3 Major Differences Between Chinese and Western Watercolor Paintings

  1. Minimal

Chinese watercolor paintings tend to be very minimalistic in their color choices and use of blank space.

Chinese watercolor paintings will just use a few colors. A typical painting will only have about five colors. Not only that, certain objects in Chinese watercolor paintings will usually be the same color. Instead of mixing colors together, Chinese painters tend to use more or less water to change the shade of the color instead of mixing colors together. Take a look at this painting to see what I mean.


Did you notice something else about the painting? There is a lot of blank space in the painting. In Chinese, it is called 留白, remaining white. Recently a Hong Kong pop artist sang a song with the same name, but I don’t think it is very minimal, do you?

  1. Traditional

Chinese paintings are traditional because the typical subjects of a Chinese painting are limited and the types of brush strokes used are limited.

Do you like painting detailed portraits? Surrealistic scenes? Things from your imagination? I do too! But Chinese paintings are usually of birds, flowers, mountains, and other natural things. I love that Chinese painters see the beauty in realism, but sometimes I like to add some imagination!

One thing that is very different is the role of brush strokes. Chinese painting uses similar brush strokes to writing Chinese characters. That means Chinese painters usually won’t move their brush freely over the paper. Instead they will use brush strokes that come from the seven brush strokes in Chinese calligraphy. That means that some critics may say that a Chinese painting is “wrong”!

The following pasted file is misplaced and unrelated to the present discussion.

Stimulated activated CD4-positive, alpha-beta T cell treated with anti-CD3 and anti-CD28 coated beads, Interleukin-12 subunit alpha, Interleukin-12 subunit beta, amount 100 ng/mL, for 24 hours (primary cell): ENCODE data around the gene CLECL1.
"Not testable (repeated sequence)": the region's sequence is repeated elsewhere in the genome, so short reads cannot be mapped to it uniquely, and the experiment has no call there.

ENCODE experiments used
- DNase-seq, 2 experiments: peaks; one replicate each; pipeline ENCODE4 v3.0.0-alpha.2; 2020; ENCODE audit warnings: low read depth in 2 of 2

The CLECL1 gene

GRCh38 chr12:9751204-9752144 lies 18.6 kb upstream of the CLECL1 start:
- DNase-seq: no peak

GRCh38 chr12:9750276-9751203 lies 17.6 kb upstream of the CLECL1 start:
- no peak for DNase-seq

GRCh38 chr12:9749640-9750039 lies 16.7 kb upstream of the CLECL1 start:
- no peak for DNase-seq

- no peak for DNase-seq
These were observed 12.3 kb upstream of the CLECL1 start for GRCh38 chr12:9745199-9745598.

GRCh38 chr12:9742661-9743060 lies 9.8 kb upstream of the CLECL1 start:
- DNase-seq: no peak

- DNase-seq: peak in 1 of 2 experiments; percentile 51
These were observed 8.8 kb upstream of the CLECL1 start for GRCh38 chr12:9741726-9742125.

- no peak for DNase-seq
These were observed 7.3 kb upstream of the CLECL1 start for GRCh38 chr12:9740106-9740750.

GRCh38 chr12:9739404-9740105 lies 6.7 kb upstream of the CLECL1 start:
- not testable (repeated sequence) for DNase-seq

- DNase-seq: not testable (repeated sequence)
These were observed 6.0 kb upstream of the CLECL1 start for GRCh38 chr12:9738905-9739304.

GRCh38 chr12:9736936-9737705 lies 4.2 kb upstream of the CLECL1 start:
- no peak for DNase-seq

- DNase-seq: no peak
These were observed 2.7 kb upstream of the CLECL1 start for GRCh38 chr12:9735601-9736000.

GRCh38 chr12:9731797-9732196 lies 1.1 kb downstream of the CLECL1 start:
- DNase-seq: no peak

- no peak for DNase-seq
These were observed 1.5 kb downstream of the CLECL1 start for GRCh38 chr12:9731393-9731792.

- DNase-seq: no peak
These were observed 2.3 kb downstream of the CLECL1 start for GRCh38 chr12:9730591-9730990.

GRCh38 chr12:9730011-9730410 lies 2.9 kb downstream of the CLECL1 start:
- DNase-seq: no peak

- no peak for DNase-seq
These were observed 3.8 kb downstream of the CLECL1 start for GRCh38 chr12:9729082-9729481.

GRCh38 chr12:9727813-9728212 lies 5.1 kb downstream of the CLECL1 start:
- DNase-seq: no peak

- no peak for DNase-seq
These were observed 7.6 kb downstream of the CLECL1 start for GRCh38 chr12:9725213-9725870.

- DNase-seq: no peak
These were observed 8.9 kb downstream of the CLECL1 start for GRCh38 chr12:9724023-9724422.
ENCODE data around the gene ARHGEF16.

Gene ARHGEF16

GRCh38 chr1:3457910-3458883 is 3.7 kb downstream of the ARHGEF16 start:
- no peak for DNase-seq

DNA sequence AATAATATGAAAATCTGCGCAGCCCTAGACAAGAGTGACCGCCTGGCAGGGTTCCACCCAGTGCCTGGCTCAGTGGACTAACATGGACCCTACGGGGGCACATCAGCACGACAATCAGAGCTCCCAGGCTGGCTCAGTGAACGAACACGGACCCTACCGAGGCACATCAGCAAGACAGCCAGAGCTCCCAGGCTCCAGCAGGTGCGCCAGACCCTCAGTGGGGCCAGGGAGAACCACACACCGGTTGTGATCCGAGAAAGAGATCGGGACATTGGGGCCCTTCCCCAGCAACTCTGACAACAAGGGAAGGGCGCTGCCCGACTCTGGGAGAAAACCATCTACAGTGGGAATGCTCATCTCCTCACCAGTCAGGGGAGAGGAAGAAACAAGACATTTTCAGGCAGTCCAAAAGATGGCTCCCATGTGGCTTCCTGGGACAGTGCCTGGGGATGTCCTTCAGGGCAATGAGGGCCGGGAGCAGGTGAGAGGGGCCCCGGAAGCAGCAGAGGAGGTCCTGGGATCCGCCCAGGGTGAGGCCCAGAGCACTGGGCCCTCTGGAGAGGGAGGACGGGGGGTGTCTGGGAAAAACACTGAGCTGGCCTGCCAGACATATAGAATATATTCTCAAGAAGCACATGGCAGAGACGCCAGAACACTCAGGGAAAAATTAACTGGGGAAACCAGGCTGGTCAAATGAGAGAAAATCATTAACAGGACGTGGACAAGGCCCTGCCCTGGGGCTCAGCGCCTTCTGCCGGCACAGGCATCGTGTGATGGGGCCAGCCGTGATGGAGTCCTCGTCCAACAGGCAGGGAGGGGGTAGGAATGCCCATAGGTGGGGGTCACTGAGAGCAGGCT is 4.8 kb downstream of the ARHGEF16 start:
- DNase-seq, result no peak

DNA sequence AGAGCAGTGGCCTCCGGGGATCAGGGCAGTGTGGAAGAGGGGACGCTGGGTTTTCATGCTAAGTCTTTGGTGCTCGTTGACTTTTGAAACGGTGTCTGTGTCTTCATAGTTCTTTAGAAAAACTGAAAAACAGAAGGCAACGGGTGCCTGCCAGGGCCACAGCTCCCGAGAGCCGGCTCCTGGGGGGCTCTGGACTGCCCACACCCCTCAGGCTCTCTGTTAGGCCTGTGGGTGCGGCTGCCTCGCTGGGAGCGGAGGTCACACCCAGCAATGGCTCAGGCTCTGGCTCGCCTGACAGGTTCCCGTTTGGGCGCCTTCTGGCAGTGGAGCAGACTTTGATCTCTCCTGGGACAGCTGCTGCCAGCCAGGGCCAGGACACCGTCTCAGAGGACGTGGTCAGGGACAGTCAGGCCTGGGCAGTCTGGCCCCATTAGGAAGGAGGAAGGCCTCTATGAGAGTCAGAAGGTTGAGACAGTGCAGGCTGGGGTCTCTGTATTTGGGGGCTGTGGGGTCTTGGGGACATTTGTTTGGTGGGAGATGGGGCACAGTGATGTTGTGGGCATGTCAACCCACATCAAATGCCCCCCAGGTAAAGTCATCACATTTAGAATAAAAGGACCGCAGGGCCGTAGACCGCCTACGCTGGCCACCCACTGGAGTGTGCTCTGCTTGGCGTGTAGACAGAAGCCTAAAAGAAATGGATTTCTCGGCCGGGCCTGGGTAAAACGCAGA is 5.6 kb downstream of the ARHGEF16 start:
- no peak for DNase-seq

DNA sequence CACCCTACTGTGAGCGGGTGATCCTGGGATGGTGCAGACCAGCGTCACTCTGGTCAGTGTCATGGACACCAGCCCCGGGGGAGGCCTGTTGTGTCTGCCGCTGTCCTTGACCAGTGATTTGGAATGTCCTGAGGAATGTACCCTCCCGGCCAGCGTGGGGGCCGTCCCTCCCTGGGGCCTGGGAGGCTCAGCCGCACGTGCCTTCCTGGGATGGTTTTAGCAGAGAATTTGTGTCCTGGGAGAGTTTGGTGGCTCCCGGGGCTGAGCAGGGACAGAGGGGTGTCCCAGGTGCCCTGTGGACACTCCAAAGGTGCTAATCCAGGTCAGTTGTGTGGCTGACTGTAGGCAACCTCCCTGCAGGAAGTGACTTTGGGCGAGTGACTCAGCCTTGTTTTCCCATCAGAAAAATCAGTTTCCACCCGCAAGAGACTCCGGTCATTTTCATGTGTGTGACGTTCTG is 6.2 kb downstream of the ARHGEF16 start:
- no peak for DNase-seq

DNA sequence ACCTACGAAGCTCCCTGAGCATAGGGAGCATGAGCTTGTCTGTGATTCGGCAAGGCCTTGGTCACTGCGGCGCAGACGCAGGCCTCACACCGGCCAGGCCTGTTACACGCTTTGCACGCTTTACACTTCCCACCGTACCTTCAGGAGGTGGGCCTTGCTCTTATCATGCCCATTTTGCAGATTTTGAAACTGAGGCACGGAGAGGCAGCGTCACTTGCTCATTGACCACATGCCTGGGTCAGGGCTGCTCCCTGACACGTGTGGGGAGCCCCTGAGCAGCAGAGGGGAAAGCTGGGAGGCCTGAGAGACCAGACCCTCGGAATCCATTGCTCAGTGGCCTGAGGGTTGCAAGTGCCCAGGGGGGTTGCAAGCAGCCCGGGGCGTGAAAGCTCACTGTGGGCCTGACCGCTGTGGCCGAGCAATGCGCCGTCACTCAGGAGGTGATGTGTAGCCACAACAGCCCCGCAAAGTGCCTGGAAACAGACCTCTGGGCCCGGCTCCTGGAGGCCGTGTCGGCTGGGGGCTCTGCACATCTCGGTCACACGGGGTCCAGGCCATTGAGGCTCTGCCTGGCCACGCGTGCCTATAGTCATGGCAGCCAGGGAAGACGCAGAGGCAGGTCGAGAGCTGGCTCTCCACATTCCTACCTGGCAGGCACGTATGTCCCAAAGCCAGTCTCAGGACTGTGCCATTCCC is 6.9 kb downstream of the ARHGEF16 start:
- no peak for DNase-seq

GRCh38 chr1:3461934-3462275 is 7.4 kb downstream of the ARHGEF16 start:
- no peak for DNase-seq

1. Words (字)

China has a long history of poetry, and many painters throughout history were also poets. So, a common practice was to write a poem and then bring it to life in a painting. Look at this painting. The words mean, “The sun sets behind the mountain, the day ends, the Yellow River flows into the sea. If you wish to see further, you must go to the highest tower.“


You can have a look at my paintings here. Though I love Chinese watercolor paintings. I don’t paint in a traditional style. But do you think any of these Chinese techniques have influenced my style?


One thought on “3 Major Differences Between Chinese and Western Watercolor Paintings

  1. Pingback: 3 Chinese Artists You Should Know | flowerq fine art

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